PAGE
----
Just as every eligible maiden is invited to the King’s ball, it seems that every movie studio attempts a Cinderella retelling at some point. And despite numerous adaptations of the classic over the years (with Disney taking the lion’s share), Sony decided it was time to try the glass slipper on for size.
The plot of Cinderella needs no introduction. And it seems the filmmakers assume this and, as a result, do little to set up the backstory. Instead, the viewer is thrown into a raucous opening musical menagerie of Janet Jackson’s “Rhythm Nation” and expected to just accept it and enjoy the ride. Because this ain’t your grandma’s Cinderella, honey.
But that’s where Cinderella begins to fall apart. It focuses too much on the pomp and flair than the actual characters themselves, while also trying to be too many things at once.
Cinderella (Camila Cabello) has aspirations to be a world-renowned fashion designer and successful business woman in a man’s world. (Don’t worry, you’ll hear about her dreams and frustrations in her “I Want” song before the clock strikes midnight.) She’s sassy, headstrong, and resilient. But that’s the problem. She’s too good, too predictable, and perhaps too modern. And in 2021, we’ve seen this strong independent woman trope a thousand times before.
Just as the filmmakers brush over her backstory of her parents’ death, Cinderella brushes over this as well. It doesn’t affect her. It’s not relevant to her story. She’s just a servant in her own home. But no biggie, she’s fine. She’s busy (apparently not doing much hard labor) spending all her time sewing dresses in the comfort of her spacious basement.
In contrast to Cinderella, the other characters are one-note and underdeveloped. The stepmother Vivian (Idina Menzel) is kind of mean but not cruel; the stepsisters Malvolia and Narissa (Maddie Baillio and Charlotte Spencer, respectively) are impartial wallflowers; and the Fabulous Godmother (Billy Porter) is flamboyant. Each character has a box to check, and once it’s checked, there’s no reason to come back to develop them anymore.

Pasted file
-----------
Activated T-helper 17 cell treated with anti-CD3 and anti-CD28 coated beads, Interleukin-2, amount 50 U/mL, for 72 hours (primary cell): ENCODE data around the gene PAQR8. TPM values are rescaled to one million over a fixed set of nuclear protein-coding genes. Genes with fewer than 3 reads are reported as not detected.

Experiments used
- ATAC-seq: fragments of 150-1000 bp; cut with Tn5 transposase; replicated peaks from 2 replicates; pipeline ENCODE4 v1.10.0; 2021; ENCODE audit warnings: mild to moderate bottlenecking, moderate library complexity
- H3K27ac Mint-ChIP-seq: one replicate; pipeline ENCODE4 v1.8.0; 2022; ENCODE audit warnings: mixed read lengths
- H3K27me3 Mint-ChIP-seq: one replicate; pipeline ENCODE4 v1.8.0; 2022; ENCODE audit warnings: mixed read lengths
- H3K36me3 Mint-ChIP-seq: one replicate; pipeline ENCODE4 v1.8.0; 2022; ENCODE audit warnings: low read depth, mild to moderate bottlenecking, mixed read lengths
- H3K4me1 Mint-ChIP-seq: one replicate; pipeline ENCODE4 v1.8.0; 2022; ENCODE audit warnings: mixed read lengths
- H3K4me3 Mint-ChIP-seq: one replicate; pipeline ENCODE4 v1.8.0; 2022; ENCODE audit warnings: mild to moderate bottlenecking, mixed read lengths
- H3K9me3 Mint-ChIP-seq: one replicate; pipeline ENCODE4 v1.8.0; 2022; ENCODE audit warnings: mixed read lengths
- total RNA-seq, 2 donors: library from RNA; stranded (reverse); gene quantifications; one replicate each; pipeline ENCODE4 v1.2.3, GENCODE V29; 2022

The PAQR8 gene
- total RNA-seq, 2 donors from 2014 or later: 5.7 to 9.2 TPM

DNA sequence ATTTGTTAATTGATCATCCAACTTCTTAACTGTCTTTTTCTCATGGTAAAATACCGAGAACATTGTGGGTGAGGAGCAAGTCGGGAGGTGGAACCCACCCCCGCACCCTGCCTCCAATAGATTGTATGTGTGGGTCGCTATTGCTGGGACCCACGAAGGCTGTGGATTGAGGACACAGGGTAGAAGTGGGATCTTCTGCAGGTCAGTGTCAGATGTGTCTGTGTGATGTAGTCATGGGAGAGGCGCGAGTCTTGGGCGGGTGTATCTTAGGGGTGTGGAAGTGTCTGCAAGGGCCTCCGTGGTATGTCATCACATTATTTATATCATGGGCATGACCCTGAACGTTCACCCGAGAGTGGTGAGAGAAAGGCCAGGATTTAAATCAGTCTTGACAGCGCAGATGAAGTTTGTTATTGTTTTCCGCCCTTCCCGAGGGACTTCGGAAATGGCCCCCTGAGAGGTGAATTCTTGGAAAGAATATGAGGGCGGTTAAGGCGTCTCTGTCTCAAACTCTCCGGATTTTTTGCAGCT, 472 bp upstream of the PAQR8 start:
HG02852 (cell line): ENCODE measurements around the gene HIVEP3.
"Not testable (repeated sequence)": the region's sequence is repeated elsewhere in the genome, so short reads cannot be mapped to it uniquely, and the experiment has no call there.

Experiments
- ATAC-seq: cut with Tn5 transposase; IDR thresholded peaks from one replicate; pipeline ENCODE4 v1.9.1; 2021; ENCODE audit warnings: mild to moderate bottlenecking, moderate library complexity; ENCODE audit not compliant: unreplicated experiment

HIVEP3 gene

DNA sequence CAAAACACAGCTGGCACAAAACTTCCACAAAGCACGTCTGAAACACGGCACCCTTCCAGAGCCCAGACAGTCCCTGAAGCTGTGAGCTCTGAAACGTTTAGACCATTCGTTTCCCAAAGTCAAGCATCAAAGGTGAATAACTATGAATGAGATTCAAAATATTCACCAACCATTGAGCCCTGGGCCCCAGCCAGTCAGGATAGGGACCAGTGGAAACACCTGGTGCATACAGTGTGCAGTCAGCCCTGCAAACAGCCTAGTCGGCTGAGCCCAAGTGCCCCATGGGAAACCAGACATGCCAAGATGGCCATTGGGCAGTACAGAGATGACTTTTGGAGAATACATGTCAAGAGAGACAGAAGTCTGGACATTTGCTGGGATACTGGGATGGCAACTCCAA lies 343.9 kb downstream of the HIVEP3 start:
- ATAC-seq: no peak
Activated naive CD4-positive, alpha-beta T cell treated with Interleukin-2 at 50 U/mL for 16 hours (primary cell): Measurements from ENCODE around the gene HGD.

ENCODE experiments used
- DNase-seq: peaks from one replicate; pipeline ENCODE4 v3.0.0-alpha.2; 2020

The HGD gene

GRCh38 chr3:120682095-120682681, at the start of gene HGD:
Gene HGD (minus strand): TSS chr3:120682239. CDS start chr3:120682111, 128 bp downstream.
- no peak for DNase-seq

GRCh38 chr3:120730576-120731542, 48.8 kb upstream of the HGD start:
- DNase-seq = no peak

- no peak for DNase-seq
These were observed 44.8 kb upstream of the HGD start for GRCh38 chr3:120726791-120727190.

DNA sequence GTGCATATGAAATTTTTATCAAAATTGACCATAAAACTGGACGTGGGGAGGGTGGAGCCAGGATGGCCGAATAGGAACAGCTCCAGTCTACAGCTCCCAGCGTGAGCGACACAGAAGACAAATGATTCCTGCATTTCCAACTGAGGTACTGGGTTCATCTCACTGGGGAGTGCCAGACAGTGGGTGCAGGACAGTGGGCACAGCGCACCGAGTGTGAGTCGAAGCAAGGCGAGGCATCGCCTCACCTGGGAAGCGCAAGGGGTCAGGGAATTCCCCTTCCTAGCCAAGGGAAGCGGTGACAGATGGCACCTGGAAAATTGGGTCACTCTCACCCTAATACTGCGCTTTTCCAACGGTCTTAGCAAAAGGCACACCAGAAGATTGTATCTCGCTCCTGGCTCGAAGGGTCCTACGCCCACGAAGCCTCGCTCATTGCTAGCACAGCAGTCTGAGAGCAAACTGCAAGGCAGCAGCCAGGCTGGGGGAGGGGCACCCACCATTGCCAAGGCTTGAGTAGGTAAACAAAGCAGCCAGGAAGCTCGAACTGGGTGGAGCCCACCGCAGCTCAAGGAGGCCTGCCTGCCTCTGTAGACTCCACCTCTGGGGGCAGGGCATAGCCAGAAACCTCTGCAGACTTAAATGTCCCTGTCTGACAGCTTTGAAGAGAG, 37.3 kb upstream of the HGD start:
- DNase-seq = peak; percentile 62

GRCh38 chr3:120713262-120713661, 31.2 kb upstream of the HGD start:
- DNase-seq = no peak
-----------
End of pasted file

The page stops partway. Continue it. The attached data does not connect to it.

While the music is good, tonally the movie feels off (and we’re not just talking about the overused autotune). Kay Cannon’s Cinderella isn’t quite not sure what it wants to be when it grows up. Is it a hip-hop musical in the style of Hamilton? Or is it a modern twist featuring throwback pop jams instead of traditional ballads? Unable to choose and make up its mind, we get a mishmash of all, causing the audience to suffer from musical whiplash.
On the the positive side, the costume design is stunning. Vivian and her daughters are dressed in vibrant colors, overcompensating in an attempt to stand out and live a life of luxury. This stands in contrast to the muted earth tones of Cinderella, who is simple and plain despite her big dreams.
The royal family is interesting and does add a unique dynamic to the story, which we haven’t seen in other versions. Prince Robert (Nicholas Galitzine) is hunky enough and genuinely interested in Cinderella; King Rowan (Pierce Brosnan) is less interested in his son’s marriage for simply posterity’s sake but desperately wants to use the union to build a bigger empire; and Queen Beatirce (Minnie Driver) is frustrated with playing second fiddle to the King.
While Cinderella is fun, it veers too far from the beaten path to make it a classic. And when there are already so many successful adaptions out there, it’s easier to go back to the old comfy slipper that we know fits.
Have you seen Cinderella yet? Does the glass slipper fit or not?
Edited by: Kelly Conley